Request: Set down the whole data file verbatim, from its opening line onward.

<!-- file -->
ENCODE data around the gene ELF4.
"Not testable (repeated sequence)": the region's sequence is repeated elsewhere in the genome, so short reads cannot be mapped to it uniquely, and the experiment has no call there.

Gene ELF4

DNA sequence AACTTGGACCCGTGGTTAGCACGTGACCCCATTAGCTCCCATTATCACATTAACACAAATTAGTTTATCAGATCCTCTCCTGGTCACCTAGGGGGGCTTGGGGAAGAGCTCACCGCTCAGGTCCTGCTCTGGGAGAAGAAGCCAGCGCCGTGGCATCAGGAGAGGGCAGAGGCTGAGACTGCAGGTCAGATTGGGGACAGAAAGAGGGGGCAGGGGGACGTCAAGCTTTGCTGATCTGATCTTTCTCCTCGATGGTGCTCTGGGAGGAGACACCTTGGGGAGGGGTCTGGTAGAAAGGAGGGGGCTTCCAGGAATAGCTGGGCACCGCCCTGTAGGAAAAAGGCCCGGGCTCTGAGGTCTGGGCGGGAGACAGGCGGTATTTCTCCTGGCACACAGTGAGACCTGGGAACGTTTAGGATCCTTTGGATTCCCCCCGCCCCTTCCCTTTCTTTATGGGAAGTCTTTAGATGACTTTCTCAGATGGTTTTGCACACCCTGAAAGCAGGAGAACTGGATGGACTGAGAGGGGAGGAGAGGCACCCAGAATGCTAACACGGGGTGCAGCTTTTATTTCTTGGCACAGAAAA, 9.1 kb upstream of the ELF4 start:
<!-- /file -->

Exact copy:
ENCODE data around the gene ELF4.
"Not testable (repeated sequence)": the region's sequence is repeated elsewhere in the genome, so short reads cannot be mapped to it uniquely, and the experiment has no call there.

Gene ELF4

DNA sequence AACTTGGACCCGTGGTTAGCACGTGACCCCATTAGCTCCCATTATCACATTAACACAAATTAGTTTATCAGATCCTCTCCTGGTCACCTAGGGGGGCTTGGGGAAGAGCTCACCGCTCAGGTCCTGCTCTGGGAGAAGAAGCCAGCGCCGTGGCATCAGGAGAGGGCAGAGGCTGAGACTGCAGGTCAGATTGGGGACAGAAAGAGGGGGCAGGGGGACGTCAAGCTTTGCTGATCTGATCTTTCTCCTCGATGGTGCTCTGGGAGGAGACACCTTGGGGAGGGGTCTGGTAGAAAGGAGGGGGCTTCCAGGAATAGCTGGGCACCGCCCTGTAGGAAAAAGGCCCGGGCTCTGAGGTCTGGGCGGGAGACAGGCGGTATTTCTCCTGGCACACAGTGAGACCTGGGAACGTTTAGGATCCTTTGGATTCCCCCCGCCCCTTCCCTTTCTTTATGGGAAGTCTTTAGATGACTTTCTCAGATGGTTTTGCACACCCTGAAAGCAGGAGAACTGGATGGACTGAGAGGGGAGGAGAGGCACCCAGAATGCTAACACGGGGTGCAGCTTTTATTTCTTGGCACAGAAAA, 9.1 kb upstream of the ELF4 start: